Eat Drink Man Woman (1994): "Life should not be like cooking, you need to wait until all ingredients are prepared."

Eat Drink Man Woman (1994)
Life should not be like cooking, you need to wait until all ingredients are prepared.
Directed by: Ang Lee
Starring: Sihung Lung, Yu-Wen Wang, Chien-lien Wu, Kuei-Mei Yang
Genre: Comedy, Drama
Runtime: 124 minutes
WI's Rating: 8.0

Chu: Eat drink, man woman,food and sex. Human basic desire. Can't avoid them! All my life, every day, all I do. It pisses me off. Is that all there is? Is this a good life?

A veritable smorgasbord of all the things that make life worthwhile, including good friendship, love, food and sex, can be found in Ang Lee's `Eat, Drink, Man, Woman,' the story of a widower who has raised three daughters on his own, and now that they are grown is ready to move on with his life. Chu (Sihung Lung), a celebrated chef who runs the kitchen of a huge restaurant, finds himself at an impasse however; his daughters, Jia-Jen (Kuei-Mei Yang), the eldest, a teacher, Jia-Chen (Chien-lien Wu), his second, an airline executive, and Jia-Ning (Yu-Wen Wang), the youngest, who works at a fast food restaurant, all still live with their father, and though they are adults (all in their twenties), he feels responsible for them, as they are still under his roof. They, on the other hand, feel responsible for him; he'll soon be retired, and they fear age is catching up with him. And it makes them each, in turn, think twice about career opportunities and any romantic entanglements that may appear on the horizon. it's a situation they all realize is not conducive to a happy, fulfilling and fully functional family life; the love is there, but it's seasoned with frustration, and no one seems to know what to do about it.

Chu: These past two days, I... something wrong?
Jia-Chien: No, it's fine. Nothing.
[Jia-Chien makes a face from the soup]
Chu: Say it!
Jia-Chien: The ham was oversmoked.
Jia-Ning: It's fine.
Jia-Jen: Father probably forgot to taste it.
Jia-Chien: Or his taste is getting worse.
Chu: My taste is fine!

As in all Ang Lee films the cinematography is spectacular, and the opening sequence is a wonderful demonstration of Chinese culinary excellence, and it is almost impossible not to stop the film right there, go and get some chinese takeaway to eat, and come back to enjoy the film without the cravings that this film inevitably produces. The Characters are complex and likeable, and the relationships between them is what this film is all about. The family is slightly dysfunctional and communication is often strained but as the movie develops these dialogs become more heartfelt, and the love between the characters becomes more and more apparent.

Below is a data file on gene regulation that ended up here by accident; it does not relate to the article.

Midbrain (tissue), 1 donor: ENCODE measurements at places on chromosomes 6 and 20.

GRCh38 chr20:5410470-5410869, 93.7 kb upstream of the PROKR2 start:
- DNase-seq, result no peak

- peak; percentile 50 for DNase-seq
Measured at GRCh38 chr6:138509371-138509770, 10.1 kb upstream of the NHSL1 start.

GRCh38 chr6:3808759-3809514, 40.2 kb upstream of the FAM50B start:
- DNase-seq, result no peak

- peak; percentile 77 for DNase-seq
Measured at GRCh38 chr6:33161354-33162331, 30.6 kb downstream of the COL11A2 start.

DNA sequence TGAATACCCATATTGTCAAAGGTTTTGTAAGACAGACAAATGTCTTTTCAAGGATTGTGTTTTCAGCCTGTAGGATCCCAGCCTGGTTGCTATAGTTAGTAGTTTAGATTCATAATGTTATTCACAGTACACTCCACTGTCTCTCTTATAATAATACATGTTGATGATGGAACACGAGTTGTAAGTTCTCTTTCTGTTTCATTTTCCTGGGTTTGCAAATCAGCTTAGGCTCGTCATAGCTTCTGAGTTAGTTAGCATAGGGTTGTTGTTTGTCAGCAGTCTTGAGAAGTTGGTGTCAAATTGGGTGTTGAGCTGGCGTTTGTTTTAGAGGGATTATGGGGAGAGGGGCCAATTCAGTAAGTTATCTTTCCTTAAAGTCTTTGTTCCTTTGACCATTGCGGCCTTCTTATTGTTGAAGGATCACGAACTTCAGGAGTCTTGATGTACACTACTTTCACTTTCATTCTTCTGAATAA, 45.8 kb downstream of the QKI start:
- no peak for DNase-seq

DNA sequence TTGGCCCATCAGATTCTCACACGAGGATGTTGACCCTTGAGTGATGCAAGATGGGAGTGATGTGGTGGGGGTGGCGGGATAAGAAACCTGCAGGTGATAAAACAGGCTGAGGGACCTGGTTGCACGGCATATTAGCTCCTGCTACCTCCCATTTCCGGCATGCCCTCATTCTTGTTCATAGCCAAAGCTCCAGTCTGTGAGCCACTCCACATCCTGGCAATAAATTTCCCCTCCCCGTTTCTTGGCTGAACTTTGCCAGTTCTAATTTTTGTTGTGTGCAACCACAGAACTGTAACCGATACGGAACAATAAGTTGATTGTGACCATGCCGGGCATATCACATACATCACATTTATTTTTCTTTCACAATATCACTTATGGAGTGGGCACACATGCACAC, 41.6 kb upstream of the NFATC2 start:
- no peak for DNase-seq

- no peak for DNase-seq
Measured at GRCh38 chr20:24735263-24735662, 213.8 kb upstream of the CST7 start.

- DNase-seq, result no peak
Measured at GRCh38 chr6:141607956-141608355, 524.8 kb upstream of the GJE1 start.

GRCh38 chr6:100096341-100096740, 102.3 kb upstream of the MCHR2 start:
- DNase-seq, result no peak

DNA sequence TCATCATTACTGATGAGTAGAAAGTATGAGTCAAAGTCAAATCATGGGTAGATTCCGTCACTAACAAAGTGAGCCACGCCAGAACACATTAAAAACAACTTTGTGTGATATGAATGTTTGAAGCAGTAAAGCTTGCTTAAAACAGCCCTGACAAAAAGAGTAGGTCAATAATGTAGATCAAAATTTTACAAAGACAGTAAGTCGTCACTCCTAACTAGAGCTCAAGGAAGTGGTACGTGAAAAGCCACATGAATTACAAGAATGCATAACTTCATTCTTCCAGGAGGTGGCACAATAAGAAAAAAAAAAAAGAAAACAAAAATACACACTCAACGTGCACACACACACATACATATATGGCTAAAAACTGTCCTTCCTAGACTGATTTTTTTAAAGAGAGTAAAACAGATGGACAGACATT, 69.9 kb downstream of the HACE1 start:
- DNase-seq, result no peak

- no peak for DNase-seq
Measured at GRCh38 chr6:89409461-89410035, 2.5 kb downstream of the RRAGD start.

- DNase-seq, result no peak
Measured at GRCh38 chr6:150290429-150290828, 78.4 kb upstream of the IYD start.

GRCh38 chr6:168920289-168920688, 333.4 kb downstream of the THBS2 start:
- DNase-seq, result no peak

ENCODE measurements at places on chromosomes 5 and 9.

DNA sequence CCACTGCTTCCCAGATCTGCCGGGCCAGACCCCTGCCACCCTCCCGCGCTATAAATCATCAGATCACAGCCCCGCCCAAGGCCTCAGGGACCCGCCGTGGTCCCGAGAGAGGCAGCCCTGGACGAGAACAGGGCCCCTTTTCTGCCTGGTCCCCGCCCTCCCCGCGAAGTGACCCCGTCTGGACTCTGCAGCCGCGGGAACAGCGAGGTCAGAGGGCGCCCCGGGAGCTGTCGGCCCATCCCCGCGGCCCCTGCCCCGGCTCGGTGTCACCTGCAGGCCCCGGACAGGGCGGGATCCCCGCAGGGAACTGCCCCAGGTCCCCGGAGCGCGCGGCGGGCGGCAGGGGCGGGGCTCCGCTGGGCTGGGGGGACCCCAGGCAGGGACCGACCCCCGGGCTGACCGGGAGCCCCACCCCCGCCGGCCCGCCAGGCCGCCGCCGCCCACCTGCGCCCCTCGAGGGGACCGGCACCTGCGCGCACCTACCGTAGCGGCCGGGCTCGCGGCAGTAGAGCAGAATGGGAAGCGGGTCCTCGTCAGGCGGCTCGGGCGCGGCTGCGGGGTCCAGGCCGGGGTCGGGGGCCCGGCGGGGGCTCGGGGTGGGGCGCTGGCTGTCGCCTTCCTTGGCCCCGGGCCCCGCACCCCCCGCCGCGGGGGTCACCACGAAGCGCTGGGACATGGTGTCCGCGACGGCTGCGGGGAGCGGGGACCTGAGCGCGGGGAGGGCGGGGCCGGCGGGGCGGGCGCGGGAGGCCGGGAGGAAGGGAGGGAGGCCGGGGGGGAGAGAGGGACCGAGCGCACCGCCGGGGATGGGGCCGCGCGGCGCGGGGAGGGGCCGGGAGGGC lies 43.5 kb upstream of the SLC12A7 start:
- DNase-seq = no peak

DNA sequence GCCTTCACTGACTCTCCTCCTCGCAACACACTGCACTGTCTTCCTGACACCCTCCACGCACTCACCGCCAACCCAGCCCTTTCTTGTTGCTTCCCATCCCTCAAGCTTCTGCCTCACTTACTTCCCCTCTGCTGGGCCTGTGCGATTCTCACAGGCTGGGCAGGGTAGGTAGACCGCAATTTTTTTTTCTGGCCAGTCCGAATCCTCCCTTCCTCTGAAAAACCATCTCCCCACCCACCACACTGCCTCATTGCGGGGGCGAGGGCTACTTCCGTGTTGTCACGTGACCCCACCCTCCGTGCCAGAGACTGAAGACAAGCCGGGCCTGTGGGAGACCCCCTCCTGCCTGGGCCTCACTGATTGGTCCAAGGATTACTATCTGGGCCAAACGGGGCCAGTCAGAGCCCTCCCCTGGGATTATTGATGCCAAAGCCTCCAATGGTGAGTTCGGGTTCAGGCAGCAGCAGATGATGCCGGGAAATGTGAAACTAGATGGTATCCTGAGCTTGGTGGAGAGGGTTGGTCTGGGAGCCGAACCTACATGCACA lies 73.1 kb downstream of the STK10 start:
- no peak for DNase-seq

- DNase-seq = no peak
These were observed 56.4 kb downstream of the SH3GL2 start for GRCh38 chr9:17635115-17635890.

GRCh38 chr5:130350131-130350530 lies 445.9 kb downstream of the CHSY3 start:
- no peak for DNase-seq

Chu: I don't understand any of them, and I don't want to know. Let them grow up and leave. It's like cooking. Your appetite's gone when the dish is done.
Old Wen: That's not the worst thing. At least people like your cooking.
Chu: Honestly, Id' have to give that up if it hadn't been for you lately. My sense of taste is getting worse and worse. My food is only as good as the expression on your face.
Old Wen: Don't be silly. You rely on your feelings when you cook, not your taste buds. Like that Western deaf composer, called Bee...
Chu: Beethoven.
Old Wen: That's right, Beethoven. Good sound is not in the ear, good taste is not in the mouth

Lee has crafted and delivered a complex, involving film, laced with poignancy and humor that deals with the kinds of problems most people face during the course of their lives. And, of course, there's the love, the many faces of which are all explored here. Food is the metaphor; Chu sets his table with a variety of tantalizing and exotic offerings, even as the table of life is set with like fare, and once set, it is up to the individual to sample what they will. Fittingly, it is at the dinner table that many of the meaningful events in the lives of the family members are revealed. Lee uses the intricate emotional weave of the story to optimum effect with his ability to illuminate the sensibilities of his characters, and that he does it so well demonstrates the depth of his own insight into human nature. And that he can so proficiently transfer the emotions of the written page to the screen demonstrates his mastery of the art of film directing. Finally the story is wrapped up in a stunningly sincere and beautiful scene between father and daughter, which invariably leaves me sitting in total silence until the end of the credits.

Chu: Men die for money, birds die for food. It's not worth dying for food for a man.
In a more mainstream film, everything would have been treated more heavily, but Ang Lee resists that temptation and uses a lot of restraint. This gives the film a great dose of realism, so much that it doesn't seem like a film, but instead an examination of the lives of some ordinary people. This also helps create the tone, which is rather light and pleasant.

Lee has also turned what might have been merely an extended Taiwanese soap opera into a wise and warm exploration of family relationships, love and friendship, against the backdrop of a traditional society adapting to the modern world. Fascinating in themselves, the food preparation sequences serve as a metaphor for the skill required to transform bare existence into a rich life. As with real life, `Eat, Drink, Man, Woman' is far from predictable, and is filled with twists and turns, including a surprise at the end. In the final analysis, this film is a delightful, entertaining reflection upon the human condition that will awaken your taste buds and prepare you for the feast of life. 

No comments:

Post a Comment